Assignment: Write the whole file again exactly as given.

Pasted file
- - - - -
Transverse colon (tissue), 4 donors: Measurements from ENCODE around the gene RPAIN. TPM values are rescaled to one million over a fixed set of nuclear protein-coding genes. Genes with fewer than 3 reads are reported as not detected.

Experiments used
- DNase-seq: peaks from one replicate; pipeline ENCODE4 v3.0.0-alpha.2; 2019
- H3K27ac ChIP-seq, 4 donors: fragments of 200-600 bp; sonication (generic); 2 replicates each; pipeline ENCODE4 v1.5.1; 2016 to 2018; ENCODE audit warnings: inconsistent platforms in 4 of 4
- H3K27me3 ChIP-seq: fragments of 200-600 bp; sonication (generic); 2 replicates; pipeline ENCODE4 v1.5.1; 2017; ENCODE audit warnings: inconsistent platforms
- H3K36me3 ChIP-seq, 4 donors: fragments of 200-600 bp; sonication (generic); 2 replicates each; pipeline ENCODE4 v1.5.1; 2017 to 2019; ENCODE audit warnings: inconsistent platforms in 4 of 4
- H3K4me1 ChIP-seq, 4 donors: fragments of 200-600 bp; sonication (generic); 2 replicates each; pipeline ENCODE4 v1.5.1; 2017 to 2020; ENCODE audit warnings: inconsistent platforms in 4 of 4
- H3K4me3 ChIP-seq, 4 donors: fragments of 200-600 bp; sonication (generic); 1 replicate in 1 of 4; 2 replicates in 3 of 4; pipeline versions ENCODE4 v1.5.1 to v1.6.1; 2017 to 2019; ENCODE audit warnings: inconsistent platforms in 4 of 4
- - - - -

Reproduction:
Transverse colon (tissue), 4 donors: Measurements from ENCODE around the gene RPAIN. TPM values are rescaled to one million over a fixed set of nuclear protein-coding genes. Genes with fewer than 3 reads are reported as not detected.

Experiments used
- DNase-seq: peaks from one replicate; pipeline ENCODE4 v3.0.0-alpha.2; 2019
- H3K27ac ChIP-seq, 4 donors: fragments of 200-600 bp; sonication (generic); 2 replicates each; pipeline ENCODE4 v1.5.1; 2016 to 2018; ENCODE audit warnings: inconsistent platforms in 4 of 4
- H3K27me3 ChIP-seq: fragments of 200-600 bp; sonication (generic); 2 replicates; pipeline ENCODE4 v1.5.1; 2017; ENCODE audit warnings: inconsistent platforms
- H3K36me3 ChIP-seq, 4 donors: fragments of 200-600 bp; sonication (generic); 2 replicates each; pipeline ENCODE4 v1.5.1; 2017 to 2019; ENCODE audit warnings: inconsistent platforms in 4 of 4
- H3K4me1 ChIP-seq, 4 donors: fragments of 200-600 bp; sonication (generic); 2 replicates each; pipeline ENCODE4 v1.5.1; 2017 to 2020; ENCODE audit warnings: inconsistent platforms in 4 of 4
- H3K4me3 ChIP-seq, 4 donors: fragments of 200-600 bp; sonication (generic); 1 replicate in 1 of 4; 2 replicates in 3 of 4; pipeline versions ENCODE4 v1.5.1 to v1.6.1; 2017 to 2019; ENCODE audit warnings: inconsistent platforms in 4 of 4